In explaining the delay of end time events, Peter points out (3:8) that while God created time, His relationship to time is very different from ours as humans. God may use a thousand years to do what we think should be done in a day (like getting prepared for the coming of Jesus); and He can accomplish in one day what we might believe it would take a thousand years to get done (like paying for sin in one day on the cross). We cannot conform Him to our schedule. (Note this verse has been misused to try and teach that the days of Genesis 1 are long periods of time. The idea that days are long periods of time is simply not what Peter is saying). Often we hear sincere believers say, “The world is so bad that Christ must return soon.” While we wish this were so, we must remember that God does not order His actions according to our times and schedule.
Peter also speaks to the matter of God’s use of time (3:9) and observes that God does take His promises seriously. Delay is not denial. What appears to be reluctance or slowness on God’s part to bring about end times events is because of mercy. God really doesn’t want any to perish and so continually works towards the end of men being saved. It is not that God is just “hanging out” (the basic idea of “slowness”) or is negligent or unconcerned. God takes no pleasure in the death of wicked people (Ezekiel 33:11), and so, often delays judgment (1 Peter 3:20) as He did for 120 years in the days of Noah. So the mockers are wrong when they suggest that these end time events are really not that important; that even God isn’t particularly focused on them!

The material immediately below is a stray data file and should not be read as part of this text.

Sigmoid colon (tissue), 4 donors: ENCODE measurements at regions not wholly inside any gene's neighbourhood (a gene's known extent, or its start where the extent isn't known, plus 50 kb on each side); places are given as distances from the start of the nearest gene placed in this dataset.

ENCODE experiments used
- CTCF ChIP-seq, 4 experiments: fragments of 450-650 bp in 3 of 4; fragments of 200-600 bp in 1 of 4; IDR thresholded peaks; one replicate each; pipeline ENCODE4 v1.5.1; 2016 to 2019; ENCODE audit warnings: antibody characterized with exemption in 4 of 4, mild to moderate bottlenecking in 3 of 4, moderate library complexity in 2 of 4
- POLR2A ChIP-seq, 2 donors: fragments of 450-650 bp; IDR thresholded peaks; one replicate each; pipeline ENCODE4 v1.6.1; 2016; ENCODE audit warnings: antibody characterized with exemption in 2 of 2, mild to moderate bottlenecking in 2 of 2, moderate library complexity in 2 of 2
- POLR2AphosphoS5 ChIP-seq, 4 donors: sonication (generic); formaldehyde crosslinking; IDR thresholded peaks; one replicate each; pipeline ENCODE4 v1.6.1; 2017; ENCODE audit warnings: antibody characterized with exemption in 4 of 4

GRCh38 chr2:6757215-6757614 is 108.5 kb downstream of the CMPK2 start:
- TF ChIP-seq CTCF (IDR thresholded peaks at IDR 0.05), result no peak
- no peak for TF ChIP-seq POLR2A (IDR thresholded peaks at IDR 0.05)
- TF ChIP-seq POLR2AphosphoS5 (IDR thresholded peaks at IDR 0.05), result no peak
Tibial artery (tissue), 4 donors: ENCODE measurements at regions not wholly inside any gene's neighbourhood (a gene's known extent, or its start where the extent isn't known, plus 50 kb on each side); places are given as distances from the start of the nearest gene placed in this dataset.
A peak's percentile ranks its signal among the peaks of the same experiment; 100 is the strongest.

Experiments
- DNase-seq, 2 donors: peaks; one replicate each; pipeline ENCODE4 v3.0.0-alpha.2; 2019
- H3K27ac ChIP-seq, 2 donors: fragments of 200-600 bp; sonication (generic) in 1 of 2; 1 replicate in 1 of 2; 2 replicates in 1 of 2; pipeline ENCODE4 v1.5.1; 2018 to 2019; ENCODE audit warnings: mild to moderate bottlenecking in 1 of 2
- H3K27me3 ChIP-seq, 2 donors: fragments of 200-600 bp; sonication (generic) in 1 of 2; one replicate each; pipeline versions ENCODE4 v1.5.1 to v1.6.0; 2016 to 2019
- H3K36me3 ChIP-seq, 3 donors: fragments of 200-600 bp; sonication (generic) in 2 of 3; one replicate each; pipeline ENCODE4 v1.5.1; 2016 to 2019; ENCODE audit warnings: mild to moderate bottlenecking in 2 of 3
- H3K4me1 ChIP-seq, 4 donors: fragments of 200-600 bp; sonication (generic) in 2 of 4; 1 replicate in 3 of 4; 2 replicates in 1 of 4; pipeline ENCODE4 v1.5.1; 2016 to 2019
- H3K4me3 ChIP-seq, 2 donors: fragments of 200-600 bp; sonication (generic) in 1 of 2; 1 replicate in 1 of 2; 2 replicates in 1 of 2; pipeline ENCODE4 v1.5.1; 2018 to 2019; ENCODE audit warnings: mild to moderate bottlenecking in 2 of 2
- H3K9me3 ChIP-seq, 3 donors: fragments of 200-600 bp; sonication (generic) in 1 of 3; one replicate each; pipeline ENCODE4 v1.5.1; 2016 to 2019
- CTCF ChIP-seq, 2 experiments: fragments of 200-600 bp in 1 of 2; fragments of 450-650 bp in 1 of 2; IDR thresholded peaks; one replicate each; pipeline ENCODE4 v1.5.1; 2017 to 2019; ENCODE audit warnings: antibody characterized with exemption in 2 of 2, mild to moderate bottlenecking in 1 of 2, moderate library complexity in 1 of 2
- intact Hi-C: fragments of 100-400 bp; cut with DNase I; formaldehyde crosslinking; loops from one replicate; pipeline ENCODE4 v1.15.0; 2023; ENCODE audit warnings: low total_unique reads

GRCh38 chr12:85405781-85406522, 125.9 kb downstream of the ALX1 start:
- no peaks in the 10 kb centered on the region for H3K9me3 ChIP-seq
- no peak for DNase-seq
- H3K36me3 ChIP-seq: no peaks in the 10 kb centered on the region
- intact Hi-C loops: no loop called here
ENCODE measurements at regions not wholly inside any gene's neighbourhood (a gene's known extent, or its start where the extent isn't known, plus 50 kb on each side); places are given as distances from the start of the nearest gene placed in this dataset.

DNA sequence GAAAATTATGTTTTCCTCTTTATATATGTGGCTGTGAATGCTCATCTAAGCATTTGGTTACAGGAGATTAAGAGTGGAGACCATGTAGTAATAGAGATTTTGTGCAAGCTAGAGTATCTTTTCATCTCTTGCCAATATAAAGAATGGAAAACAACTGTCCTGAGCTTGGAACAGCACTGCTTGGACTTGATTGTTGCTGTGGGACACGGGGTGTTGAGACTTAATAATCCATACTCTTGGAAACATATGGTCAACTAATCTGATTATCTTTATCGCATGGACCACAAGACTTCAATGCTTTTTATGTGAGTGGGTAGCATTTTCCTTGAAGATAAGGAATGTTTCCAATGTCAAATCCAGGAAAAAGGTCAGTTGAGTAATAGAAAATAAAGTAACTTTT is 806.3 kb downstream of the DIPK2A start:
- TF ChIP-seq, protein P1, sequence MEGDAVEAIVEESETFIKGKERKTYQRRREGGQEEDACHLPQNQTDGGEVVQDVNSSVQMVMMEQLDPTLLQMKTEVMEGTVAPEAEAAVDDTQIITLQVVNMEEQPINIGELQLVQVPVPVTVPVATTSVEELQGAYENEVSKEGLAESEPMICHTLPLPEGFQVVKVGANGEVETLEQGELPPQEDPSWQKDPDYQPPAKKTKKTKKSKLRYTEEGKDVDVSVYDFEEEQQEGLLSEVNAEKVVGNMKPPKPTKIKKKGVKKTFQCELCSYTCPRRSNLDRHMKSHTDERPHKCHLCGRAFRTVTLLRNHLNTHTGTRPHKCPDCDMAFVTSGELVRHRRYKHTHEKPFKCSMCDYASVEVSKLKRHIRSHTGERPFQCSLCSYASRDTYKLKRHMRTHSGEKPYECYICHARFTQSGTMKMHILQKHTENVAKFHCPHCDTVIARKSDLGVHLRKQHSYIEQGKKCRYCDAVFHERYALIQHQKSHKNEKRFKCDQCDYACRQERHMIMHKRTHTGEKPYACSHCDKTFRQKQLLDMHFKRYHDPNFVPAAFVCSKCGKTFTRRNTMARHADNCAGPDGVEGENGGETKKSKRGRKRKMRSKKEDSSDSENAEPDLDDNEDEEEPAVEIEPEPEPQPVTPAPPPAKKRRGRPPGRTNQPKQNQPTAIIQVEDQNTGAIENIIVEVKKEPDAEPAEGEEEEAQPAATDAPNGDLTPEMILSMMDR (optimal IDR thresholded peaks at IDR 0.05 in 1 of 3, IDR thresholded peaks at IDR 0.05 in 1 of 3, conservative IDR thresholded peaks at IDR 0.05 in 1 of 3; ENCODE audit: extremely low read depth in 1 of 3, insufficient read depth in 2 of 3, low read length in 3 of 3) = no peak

(2) The certainty of the coming “day of the Lord.” 2 Peter 3:10.
This day “will come.” We can be absolutely sure of this. But what exactly is the “day of the Lord?” This is a phrase based on the Old Testament and used as well by New Testament writers. It is that special time of God’s intervention into human history. God, of course, is always at work in the affairs of men and nations, but this is looking at God’s special activity in the end times. It includes three major events: (1) the Tribulation, (2) the Second Coming of Christ, and (3) the Messianic (millennial) kingdom. So this period of time will last a little over 1000 years and will culminate with the “big bang.”